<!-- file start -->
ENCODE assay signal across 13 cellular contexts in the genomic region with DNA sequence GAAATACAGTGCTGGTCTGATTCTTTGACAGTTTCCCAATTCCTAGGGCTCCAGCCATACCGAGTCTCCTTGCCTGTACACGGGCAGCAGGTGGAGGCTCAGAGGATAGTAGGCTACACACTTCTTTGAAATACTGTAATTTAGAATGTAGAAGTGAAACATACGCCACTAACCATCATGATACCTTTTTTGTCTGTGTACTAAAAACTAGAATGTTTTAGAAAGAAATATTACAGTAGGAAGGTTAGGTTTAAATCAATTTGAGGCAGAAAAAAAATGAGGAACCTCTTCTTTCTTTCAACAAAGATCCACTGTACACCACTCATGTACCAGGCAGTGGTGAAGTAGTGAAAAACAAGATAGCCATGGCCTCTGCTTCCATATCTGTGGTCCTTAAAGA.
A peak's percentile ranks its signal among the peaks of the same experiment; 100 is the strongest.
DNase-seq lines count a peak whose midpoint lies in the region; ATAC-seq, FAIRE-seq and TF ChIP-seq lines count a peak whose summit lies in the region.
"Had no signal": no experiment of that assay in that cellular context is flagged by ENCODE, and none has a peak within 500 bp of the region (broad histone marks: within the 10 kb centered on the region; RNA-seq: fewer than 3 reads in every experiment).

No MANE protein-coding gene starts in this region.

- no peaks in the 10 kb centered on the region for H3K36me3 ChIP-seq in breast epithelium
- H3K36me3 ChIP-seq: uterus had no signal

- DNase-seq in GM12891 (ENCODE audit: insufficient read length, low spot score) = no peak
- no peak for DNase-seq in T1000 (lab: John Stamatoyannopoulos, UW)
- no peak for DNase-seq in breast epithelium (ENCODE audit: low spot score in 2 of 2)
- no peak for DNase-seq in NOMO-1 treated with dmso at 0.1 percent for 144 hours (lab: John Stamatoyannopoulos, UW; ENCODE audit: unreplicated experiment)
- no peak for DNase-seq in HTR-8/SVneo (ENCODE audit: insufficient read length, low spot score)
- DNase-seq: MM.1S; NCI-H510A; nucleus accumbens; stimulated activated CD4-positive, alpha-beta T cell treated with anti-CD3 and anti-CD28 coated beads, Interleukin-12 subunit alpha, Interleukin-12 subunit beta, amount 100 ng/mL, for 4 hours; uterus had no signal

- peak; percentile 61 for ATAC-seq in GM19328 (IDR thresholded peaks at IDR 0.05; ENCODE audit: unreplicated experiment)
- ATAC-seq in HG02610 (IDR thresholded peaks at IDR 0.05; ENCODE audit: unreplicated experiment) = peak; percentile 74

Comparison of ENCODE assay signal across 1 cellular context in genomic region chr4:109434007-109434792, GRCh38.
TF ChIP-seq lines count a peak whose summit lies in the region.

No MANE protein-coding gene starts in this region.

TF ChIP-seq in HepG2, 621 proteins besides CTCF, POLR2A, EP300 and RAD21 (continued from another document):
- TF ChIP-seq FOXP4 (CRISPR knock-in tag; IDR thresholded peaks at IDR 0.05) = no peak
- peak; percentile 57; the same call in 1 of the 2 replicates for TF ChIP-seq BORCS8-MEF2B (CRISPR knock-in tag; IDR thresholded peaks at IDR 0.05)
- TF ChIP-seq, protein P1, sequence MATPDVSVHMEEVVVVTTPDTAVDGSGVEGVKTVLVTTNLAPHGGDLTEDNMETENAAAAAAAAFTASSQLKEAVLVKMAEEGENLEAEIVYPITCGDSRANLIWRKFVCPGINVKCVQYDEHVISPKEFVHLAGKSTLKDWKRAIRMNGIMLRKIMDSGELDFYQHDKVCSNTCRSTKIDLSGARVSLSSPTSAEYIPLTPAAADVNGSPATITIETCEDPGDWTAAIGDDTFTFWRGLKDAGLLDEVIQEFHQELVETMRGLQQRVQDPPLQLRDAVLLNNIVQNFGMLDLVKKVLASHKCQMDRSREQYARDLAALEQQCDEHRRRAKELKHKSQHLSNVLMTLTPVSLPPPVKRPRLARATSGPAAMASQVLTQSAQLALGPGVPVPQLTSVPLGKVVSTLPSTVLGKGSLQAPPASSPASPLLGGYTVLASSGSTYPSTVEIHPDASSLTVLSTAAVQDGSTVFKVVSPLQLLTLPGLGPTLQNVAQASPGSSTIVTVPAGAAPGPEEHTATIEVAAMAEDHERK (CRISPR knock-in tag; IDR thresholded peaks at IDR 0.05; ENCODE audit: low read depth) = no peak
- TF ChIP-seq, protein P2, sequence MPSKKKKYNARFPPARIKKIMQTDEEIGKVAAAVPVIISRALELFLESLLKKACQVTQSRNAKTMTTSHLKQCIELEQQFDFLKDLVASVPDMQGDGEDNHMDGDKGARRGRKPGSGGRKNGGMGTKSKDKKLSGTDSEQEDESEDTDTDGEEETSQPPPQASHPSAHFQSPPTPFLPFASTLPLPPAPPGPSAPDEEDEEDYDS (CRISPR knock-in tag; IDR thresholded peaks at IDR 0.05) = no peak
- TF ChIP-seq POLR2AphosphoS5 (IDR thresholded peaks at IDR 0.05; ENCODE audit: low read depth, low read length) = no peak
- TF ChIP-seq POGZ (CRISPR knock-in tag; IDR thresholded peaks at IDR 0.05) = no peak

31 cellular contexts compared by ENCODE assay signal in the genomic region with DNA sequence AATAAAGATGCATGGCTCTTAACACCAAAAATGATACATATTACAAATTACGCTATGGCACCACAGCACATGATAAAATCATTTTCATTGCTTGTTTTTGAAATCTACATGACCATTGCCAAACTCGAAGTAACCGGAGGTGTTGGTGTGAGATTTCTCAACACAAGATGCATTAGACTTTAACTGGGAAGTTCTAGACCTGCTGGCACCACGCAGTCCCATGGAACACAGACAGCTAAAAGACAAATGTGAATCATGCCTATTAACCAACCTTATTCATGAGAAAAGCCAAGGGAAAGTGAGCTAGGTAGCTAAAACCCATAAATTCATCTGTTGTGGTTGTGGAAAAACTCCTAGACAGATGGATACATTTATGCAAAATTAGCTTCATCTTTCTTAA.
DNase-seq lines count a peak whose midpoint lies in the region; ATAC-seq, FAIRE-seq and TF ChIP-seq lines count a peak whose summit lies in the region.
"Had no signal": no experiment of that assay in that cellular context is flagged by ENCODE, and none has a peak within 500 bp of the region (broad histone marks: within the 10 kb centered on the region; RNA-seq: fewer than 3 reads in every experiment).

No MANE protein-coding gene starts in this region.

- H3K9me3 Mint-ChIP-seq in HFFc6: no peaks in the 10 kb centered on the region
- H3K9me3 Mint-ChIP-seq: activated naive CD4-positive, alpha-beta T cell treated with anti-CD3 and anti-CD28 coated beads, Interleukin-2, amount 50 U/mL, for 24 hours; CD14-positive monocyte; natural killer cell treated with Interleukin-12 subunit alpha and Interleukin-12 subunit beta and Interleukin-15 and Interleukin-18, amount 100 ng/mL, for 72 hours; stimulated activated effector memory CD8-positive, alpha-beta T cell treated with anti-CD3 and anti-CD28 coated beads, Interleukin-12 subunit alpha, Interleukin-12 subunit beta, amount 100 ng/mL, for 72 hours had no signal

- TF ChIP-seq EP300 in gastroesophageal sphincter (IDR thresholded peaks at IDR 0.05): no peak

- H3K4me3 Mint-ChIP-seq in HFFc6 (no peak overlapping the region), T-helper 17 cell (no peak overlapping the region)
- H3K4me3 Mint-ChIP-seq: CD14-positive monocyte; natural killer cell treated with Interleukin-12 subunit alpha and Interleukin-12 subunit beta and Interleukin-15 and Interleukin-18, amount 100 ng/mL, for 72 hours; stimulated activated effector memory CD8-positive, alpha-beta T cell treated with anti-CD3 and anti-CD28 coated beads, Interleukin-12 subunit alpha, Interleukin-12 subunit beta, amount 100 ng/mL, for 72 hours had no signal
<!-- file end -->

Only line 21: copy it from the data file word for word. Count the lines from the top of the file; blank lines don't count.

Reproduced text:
- peak; percentile 57; the same call in 1 of the 2 replicates for TF ChIP-seq BORCS8-MEF2B (CRISPR knock-in tag; IDR thresholded peaks at IDR 0.05)